What I feel I need to stress though… is that this show was not a bust for us. By any measure of the imagination. We didn’t sell Kyle-numbers because Kyle wasn’t there. My stutter-stop of becoming a solid pitchman doesn’t phase me. I know who I am and what I’m best at doing. Stopping a crowd with an idea? I can do it all day. And to help close that gap? It’s the artistic talent of Matt, the potent fearlessness of Kyle… and the combination of all three of us that is the secret sauce. So, a man down? I hang my head high with the results we DID manage to achieve.
Furthermore, a show is not just a tally in the till. For Matt especially? This was an event to find his personal passions again. A year without crowds to see and touch his artwork turned my brother-from-another-mother into an art-hermit. Forced to work his patoot off to pay the bills (we all face!) without those necessary jaunts back into the fandom had burnt him out. He’d said as much on our drive down. Of equal-if-not-greater importance? The fans. Connecting one-to-one with those who call pop culture and comic books their weapon of choice is a gift not to be looked past. To see folks we’d not seen in 2 years return to the table to smile behind their masks and just shoot the breeze with us? It crept a smile across my face that hasn’t been there since that last con. Worth the price of admission and 12 hour road-trip any day of the week.
Before I wrap it all up in a tidy little bow, let’s go ahead of cover the big things everyone should know. The convention runners made this a mandatory vax-only or proof of negative test in the last 72 hours for all attendees, guests, vendors, and artists. Masks were to be on while inside, no exceptions. Booths while still close did have an increase of spacing in between them. And building capacity limits were enforced to ensure no shoulder-to-shoulder con scrums would occur. The building staff and volunteers were all beyond amazing to us. And Atlanta’s downtown rolled the red carpet out for the mardi-gras of comic cons. It felt literally as safe as it ever was going to feel. And here a week afterwards… I’m not even sniffling. Con crud free, and ready for the next trip out (in late October, at Fan Expo Canada!).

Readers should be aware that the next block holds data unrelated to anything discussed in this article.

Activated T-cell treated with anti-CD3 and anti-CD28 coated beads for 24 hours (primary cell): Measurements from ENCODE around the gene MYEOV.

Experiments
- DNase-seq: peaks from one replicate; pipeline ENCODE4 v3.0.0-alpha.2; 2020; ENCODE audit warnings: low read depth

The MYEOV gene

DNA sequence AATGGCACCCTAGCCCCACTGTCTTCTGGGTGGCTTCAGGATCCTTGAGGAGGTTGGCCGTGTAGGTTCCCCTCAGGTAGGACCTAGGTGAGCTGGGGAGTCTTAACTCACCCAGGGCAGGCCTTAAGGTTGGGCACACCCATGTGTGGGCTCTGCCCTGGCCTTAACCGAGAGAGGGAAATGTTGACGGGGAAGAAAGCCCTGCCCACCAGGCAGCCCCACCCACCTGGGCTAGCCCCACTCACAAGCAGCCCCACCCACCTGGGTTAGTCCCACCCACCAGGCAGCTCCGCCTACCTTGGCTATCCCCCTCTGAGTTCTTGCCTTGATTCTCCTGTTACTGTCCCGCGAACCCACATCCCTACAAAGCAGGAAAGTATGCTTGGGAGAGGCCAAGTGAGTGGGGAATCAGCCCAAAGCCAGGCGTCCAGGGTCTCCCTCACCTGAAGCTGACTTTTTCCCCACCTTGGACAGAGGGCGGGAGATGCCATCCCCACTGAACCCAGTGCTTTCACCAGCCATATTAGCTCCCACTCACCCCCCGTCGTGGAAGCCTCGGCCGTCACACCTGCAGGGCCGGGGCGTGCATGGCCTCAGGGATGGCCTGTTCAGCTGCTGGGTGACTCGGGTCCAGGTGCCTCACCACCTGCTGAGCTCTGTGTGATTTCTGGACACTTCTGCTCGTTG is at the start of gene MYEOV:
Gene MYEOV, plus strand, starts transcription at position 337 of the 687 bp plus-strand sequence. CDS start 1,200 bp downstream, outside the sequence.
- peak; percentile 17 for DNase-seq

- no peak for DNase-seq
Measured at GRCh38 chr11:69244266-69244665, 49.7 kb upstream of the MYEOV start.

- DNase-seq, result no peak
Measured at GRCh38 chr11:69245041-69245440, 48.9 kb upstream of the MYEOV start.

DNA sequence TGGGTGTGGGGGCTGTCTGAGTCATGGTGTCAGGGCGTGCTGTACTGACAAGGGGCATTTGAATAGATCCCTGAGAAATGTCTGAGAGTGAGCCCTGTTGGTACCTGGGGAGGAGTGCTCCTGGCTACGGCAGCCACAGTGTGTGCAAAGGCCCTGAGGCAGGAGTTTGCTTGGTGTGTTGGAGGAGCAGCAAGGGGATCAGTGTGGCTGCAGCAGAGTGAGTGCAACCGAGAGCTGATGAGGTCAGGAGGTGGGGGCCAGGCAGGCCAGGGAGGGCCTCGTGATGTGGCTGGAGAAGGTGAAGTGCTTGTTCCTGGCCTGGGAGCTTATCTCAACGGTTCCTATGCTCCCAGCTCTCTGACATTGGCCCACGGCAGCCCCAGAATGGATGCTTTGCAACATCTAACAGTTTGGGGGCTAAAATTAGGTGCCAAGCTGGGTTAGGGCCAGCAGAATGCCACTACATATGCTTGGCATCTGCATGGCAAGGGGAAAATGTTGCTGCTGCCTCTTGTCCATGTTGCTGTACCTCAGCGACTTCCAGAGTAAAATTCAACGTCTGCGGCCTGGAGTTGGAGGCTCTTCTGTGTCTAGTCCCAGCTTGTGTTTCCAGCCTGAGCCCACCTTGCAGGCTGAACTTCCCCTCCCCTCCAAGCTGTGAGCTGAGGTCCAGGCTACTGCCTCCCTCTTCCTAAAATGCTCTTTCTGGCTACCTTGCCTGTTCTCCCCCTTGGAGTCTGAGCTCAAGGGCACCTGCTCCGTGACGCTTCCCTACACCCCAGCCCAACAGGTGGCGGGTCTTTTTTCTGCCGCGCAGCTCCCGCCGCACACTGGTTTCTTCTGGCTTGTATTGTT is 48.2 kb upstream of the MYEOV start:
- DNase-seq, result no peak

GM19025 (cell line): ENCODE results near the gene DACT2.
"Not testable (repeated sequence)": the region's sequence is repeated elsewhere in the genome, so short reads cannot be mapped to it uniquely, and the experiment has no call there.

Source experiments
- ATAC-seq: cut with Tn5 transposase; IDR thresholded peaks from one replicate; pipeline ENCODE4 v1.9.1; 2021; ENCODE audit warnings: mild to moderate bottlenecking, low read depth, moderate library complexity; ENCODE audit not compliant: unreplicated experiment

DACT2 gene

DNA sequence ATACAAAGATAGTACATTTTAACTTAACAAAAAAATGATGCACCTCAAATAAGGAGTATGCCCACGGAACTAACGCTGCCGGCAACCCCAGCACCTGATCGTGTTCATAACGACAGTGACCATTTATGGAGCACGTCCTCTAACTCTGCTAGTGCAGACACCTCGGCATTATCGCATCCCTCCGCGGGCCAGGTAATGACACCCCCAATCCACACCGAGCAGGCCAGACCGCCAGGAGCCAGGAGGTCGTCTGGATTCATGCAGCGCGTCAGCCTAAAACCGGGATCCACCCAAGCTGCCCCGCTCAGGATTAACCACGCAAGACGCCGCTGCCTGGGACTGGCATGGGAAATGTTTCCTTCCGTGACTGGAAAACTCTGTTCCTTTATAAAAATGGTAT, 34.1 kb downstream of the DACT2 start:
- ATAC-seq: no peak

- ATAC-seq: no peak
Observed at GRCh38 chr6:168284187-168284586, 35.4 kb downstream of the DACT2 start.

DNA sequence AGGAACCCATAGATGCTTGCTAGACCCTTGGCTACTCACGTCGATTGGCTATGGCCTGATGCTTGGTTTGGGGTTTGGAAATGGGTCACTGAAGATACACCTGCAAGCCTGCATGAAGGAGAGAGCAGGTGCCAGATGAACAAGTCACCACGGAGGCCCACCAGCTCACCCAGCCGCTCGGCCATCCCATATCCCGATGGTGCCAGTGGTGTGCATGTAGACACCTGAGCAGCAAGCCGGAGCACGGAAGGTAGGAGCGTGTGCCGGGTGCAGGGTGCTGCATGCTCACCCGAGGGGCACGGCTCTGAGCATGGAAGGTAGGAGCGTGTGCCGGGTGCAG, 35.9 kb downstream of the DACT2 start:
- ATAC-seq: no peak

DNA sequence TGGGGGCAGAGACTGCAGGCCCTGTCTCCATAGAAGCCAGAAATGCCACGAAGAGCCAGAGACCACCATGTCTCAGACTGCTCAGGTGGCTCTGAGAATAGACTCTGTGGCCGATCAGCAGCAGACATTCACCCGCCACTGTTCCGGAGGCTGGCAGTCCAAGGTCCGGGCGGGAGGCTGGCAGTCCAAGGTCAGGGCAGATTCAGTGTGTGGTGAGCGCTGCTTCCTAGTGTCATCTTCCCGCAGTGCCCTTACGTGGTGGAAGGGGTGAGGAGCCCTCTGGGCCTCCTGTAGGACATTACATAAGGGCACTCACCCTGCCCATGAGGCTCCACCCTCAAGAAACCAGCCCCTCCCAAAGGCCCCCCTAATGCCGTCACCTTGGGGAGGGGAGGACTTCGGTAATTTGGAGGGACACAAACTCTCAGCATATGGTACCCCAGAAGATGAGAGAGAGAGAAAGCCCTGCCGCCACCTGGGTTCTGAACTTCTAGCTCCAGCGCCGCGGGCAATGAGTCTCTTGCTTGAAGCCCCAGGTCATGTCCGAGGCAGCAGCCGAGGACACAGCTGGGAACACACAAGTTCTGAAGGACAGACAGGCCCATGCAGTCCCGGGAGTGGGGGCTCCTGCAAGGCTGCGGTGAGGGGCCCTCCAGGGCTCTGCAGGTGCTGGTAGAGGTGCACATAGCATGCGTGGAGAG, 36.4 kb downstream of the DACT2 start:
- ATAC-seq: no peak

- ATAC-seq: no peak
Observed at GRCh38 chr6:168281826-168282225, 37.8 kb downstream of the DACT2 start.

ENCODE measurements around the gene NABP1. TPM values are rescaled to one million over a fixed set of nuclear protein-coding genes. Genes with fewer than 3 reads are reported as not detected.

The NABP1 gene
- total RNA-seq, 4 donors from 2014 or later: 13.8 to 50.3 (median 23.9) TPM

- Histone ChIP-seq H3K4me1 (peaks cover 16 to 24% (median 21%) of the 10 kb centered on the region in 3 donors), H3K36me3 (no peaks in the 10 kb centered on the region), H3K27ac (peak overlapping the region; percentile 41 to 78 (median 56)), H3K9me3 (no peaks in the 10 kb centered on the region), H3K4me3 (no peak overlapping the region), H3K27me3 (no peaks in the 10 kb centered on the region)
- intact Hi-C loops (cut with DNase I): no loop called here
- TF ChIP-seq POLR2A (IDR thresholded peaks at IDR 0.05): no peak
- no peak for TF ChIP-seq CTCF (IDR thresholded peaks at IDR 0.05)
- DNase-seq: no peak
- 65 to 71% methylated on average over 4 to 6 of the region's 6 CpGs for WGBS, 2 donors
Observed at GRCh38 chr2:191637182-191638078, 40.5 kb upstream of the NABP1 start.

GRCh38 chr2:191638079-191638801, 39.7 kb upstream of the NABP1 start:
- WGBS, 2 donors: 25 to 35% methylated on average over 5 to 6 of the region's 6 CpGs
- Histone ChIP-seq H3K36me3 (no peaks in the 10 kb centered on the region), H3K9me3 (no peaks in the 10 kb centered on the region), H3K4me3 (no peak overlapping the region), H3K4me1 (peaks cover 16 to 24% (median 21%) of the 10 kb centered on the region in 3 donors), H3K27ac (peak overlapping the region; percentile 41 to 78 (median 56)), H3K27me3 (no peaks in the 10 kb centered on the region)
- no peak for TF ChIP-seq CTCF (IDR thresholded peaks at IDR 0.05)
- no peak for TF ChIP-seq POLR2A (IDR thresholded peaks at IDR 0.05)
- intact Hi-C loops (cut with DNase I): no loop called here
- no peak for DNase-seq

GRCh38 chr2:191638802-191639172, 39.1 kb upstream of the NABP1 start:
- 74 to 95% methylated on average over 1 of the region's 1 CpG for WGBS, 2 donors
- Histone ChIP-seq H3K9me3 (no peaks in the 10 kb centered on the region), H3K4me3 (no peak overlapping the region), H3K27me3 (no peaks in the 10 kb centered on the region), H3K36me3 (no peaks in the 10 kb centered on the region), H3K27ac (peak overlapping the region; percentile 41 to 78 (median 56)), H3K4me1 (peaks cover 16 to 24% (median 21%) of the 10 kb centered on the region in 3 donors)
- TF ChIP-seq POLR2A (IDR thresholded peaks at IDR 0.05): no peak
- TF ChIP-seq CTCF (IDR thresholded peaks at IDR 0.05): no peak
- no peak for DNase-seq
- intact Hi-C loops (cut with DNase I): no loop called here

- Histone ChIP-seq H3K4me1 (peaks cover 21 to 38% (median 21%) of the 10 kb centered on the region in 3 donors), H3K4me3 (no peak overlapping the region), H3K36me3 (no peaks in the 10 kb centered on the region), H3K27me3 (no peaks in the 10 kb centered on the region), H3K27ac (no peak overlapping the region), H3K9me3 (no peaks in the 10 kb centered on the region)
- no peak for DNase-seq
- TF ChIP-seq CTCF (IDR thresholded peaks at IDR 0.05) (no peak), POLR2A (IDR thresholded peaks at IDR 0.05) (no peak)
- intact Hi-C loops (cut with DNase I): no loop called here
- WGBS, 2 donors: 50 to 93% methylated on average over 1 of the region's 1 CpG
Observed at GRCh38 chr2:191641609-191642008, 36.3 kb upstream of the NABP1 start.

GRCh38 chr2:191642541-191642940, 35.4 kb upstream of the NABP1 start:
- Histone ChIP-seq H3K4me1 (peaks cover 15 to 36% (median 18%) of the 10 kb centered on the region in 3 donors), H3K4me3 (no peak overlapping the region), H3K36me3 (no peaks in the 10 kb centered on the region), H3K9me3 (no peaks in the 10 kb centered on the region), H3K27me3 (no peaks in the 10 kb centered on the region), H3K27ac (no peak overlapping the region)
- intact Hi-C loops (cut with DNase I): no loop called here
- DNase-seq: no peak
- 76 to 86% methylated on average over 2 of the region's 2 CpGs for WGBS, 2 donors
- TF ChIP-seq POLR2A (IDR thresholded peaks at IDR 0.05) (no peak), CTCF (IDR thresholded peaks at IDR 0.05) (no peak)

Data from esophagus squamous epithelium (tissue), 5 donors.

Dragon Con 2021 won’t go down in Unshaven Comics’ history of favorite conventions. To be a bit mercenary? We barely made back our table and travel costs. But what we lacked behind the table, was saved ten-fold by just reconnecting to the independent comic book scene we once felt only on the fringes of. And while we remain devoid of invitations to the secret cool kids club soirees and masonic symbol secret cabals… we were acknowledged by our peers, air-fist-bumped by our friends, and once again supported by amazing fans. Unshaven Comics has a lot more to say… and we can’t wait to ask YOU if we can tell you about our comic books.